They'll have to invent something really new or have an uphill battle, because GitHub now relies a lot on network externality. In simple words, it is the effect that you chose a popular network for the number of projects on it. I do submit bug reports to projects on BitBucket and GitHub, and not to private bugzillas/tracs (I'm tired of registering and confirming every time.)

I think if a new 'leader' in version control systems starts to make ground, github could easily adapt and support it. The github magic isn't just git, it's the network and collaboration tooling around your code.

GitHub makes very easy to collaborate to projects. I think that what makes them different than others such as BitBucket.

I can't find it right now, but some time ago I've read in a darcs vs git comparison that depending on orders of patches git can sometimes yield two different results. Perhaps in future correctness in huge procjects will be an issue.

How many source code bases are larger and have more authors than the linux kernel?

I know that Facebook had a number of issues trying to migrate to git. Many of these issues came from storing big blobs and mountains of code. There are code bases bigger than the linux kernel, they are often proprietary though.

I recall Facebook's git issue revolving around the fact they store all their code in one repo, too.

You mean like Linux?

Microsoft's come to mind.

This is incredibly awesome. Very excited about this. Hopefully we'll see more cool stuff getting merged in via pull requests.

Nice, really happy about this. Hopefully our patches will finally get to go through. If you're in Europe and working with Django have a look at our Job openings, http://djangogigs.com/gigs/1182/

Interested in the history of the project...was it simply on SVN all this time? Or were there other issues that held up its migration onto Github?

For long time core devs wanted to use support the common denominator (svn) and let users choose their frontend (hg-svn, git-svn, svk).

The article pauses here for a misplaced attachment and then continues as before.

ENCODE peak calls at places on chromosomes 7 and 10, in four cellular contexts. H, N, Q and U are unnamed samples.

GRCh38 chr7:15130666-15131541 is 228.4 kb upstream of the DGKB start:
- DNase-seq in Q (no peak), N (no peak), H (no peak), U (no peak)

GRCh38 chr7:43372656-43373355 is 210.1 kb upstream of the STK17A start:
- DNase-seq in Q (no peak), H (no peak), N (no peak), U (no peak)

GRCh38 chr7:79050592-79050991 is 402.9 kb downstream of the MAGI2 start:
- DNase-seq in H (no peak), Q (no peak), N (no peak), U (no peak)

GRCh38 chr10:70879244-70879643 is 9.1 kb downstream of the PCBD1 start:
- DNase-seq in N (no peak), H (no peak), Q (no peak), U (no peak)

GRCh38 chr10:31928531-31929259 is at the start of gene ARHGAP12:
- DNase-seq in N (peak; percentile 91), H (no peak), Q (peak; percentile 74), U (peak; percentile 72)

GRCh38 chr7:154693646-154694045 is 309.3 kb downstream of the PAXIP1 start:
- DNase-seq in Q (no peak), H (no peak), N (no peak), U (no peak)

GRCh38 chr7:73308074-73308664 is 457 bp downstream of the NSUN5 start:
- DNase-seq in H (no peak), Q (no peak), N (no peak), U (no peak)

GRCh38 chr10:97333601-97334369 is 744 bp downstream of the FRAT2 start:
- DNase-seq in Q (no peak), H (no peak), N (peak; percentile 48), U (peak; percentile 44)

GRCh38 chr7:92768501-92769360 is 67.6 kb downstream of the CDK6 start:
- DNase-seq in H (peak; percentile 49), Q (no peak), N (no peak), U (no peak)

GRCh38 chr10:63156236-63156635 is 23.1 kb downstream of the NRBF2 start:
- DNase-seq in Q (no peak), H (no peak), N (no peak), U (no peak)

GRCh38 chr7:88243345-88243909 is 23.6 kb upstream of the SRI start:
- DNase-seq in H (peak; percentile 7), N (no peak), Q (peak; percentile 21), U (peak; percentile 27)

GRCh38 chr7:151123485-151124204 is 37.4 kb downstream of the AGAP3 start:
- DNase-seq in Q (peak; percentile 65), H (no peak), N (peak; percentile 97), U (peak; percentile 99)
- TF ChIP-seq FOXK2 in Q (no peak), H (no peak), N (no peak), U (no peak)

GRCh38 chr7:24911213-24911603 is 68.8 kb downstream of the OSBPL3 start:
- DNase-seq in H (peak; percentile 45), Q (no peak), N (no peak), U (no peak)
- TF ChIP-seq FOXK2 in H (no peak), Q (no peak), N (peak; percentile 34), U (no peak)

Now they realised that github presence will raise number of contributors.

I stopped following Django more than a year ago but lack of contributors was never an issue; quite the contrary. A bigger problem was the unresponsiveness of the (tiny) core team to the occasional contributors providing patches and raising bugs, often left open for months and years. Hopefully things move faster now with more devs being entrusted with the commit bit.

I hope it will too. Particularly now that Adrian Holovaty is back as a more active BDFL.

Jacob Kaplan-Moss (the other BDFL) wrote a bit about the changes in the core team over the last couple of years in his "Measuring the Django Community" review:


The core team has grown a lot in 2012: 33 partial committers and 28 full committers.

This is great!, Now just waiting for the announced python 3 support in the next version (1.5) and were all set!

Why can't Opens Source Orgs roll an independent repo hosting server with something like GitLab (gitlabhq.com)?

What for?

good to see django on github

hey dowvoters i am not a troll, many python projects avoided github initially because github was powered by ruby, see it in context chef, puppet,vagrant,heroku are of ruby origin but now loved by people from various technology backgrounds

I didn't see your original comment but if it was just "good to see django on github", you were downvoted for not adding anything to the conversation. Your edit is better.

Your conjecture that GitHub was initially avoided by people who don't use Ruby because it's written in Ruby is pointlessly divisive and quite silly.

If anything, it was avoided because Git was not in Python.. But yeah.

From PEP-0374 [0]:

> Lastly, all things being equal (which they are not as shown by the previous two issues), it is preferable to use and support a tool written in Python and not one written in C and shell.

Okay this pertains to Python itself but could easily have mattered to Django.

[0] http://www.python.org/dev/peps/pep-0374/#why-mercurial-over-...

Note that this is python-core - which has an obvious python bias for a variety of reasons, and also doesn't pertain in any way to github (see the fact they self-host HG). In actuality, having HG be written in python has helped python-core write plugins and resolve other issues.